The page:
When The Bronx burned with anger last summer, Harrison Bader kept his head down and worked. Now, having worked hard enough to turn down the heat, he shrugs and smiles.
“I thought he was traded for a pretty good player, so he should be dominating,” Harrison said recently of Jordan Montgomery, the pitcher the Yankees surrendered to acquire Harrison from the Cardinals on August 2. “He should be having success, which he did. And it wasn’t something I was surprised to see.
“If they traded me for a stiff, I would've said, ‘Well, damn, what are we doing here?’”
The sentiment “What are we doing here?” loomed over Yankee Stadium for a while after its primary occupant pulled off this unusual transaction, giving up a productive starting pitcher in Montgomery for a player who wasn’t ready to play immediately in Bader, who resided on the injured list with plantar fasciitis in his right foot.
But by the time the Yankees’ season ended at their ballpark, swept by the Astros in the American League Championship Series, Harrison stood out as a highlight rather than a lowlight. A source of joy rather than a cause of pain. That’s because the centerfielder displayed a platinum-level knack for leaving the stress to others. For exhibiting the sort of tunnel vision and confidence that enabled him to thrive in the New York fishbowl.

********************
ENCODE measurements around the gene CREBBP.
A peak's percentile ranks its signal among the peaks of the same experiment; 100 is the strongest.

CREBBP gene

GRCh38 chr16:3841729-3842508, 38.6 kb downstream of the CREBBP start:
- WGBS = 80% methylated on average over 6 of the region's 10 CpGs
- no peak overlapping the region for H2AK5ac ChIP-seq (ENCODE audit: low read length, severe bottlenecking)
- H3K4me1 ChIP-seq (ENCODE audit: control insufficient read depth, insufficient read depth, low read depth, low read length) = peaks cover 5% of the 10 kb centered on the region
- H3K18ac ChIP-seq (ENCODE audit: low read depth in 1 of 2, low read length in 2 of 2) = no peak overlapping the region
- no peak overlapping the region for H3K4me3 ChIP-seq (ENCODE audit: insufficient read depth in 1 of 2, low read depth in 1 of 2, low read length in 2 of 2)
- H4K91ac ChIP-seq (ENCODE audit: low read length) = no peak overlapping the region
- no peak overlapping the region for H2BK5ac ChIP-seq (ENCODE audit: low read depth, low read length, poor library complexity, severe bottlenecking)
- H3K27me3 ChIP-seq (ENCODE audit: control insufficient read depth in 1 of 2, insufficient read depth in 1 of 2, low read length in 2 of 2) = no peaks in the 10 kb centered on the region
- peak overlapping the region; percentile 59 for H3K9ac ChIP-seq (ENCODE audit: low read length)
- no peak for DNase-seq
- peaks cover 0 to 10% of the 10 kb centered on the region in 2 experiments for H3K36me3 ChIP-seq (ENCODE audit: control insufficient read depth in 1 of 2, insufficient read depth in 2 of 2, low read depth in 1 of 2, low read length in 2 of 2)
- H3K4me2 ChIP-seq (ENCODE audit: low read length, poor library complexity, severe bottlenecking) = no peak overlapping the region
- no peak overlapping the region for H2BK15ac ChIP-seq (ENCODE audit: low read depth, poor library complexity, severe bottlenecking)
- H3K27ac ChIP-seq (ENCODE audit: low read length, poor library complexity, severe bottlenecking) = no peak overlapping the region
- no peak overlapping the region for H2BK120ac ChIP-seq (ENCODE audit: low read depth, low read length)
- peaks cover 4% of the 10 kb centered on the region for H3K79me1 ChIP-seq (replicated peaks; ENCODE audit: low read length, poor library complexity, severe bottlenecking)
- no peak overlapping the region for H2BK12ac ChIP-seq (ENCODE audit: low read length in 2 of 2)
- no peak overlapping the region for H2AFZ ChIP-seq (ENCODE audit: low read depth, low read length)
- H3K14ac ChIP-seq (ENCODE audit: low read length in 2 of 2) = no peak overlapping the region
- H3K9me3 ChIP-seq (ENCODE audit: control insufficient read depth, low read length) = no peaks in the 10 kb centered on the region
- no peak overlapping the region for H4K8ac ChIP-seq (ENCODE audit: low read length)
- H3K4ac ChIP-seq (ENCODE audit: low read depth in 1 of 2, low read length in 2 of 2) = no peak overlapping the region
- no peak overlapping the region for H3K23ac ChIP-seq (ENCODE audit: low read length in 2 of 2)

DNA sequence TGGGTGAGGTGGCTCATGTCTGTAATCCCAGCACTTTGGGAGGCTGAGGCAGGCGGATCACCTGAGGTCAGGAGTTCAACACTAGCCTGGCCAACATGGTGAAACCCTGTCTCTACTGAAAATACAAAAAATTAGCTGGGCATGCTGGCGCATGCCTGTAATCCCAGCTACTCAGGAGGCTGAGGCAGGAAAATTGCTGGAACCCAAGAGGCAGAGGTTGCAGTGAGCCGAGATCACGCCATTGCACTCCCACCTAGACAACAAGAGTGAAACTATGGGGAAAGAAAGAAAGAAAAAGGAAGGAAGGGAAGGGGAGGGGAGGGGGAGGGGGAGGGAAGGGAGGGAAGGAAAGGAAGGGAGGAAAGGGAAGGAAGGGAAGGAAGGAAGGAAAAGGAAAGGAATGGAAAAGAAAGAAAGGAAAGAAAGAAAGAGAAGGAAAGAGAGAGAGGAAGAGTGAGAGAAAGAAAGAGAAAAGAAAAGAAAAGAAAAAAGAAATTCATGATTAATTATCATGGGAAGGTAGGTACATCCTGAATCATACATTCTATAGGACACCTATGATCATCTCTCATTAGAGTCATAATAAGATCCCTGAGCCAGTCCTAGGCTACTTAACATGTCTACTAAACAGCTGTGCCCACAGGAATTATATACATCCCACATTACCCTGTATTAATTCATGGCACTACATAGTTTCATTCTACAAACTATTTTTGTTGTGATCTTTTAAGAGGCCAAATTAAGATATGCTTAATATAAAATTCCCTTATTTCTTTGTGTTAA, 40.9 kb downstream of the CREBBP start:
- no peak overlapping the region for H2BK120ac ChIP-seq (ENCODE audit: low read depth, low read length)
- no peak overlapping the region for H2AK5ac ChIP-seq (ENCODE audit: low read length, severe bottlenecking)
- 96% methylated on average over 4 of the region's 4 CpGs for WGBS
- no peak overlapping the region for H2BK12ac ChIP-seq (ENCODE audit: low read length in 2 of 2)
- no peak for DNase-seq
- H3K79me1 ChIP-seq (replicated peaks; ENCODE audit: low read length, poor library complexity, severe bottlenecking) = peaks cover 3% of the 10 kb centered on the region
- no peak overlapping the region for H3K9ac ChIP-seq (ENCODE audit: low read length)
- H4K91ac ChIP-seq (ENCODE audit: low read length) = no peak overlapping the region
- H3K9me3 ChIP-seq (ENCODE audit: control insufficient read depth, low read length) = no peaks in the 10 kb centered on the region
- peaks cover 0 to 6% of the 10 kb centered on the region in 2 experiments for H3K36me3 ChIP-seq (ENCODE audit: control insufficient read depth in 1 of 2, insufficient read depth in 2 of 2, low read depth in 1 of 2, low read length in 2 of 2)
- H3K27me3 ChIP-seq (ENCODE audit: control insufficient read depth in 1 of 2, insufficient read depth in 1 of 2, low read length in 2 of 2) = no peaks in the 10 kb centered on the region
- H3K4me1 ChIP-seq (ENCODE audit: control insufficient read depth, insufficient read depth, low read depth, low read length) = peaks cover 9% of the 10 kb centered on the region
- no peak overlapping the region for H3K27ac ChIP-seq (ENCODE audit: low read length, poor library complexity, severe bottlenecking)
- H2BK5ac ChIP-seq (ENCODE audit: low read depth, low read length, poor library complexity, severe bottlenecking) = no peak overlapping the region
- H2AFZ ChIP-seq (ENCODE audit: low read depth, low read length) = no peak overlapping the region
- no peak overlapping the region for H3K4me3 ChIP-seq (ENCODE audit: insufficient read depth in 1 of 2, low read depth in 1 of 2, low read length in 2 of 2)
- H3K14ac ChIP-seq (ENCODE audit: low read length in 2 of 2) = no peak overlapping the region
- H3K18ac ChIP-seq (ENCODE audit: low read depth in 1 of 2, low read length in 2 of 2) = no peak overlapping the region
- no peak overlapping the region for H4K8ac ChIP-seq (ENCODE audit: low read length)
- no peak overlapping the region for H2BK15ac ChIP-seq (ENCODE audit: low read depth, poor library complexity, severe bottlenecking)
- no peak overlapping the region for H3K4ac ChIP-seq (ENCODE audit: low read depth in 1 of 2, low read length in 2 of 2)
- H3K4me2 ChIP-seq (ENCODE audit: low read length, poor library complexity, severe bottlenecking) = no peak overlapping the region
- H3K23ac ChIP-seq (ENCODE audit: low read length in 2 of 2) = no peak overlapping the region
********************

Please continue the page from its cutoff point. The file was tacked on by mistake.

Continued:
“He's really good at that,” Yankees manager Aaron Boone, himself once a Yankees trade-deadline import, said recently of Harrison. “That’s one of the big things, especially here, that you can do.”
Harrison credited his parents, Janice and Louis Bader, for teaching him what matters and what doesn’t as they raised him in the New York City suburb of Bronxville, NY. For implementing in him the vitalness of mental strength as well as physical. He mentioned “self-talk” as a significant tool to deploy, especially when others might not be talking so great about you. “Say that these expectations are a good thing, and they’re good for me and my career, and they’re only good things,” he detailed, and he emphasized the importance of “surrounding myself with people who positively affect my mental game.”
Those attributes helped Harrison to establish himself as an everyday major leaguer with the Cardinals, winning a National League Gold Glove Award in 2021. And boy did they come in handy when the imperfect storm struck his baseball world: While Harrison rehabilitated under the Yankees’ watch, his new team stumbled, posting a 10-18 record in August and significantly reducing their AL East lead, and his old team surged, going 22-7 during the same period as the left-hander Montgomery posted a 4-0 record and 1.76 ERA in his first five starts with St. Louis.
It’s so easy to fall down the rabbit hole that is fan-fueled ennui and social-media hate, particularly for public figures. Harrison evaluated the situation thusly: “People you love and respect and look up to teach you things like, is this going to help or hurt my career? And then you make a decision from that simple question. It makes things a lot much easier. And in my opinion, sifting through Twitter while I was on the shelf was going to hurt my career. So I chose not to do it. It’s pretty simple.”
It helped, too, that as soon as he became a Yankee, his new general manager Brian Cashman assured him, as Harrison recalled it, “Where our team is at the moment, we’re up plenty of games in the division. We feel very good, very confident that we’re going to make the playoffs. We want you ready physically and mentally ready, for the playoffs. This is a move for the playoffs.”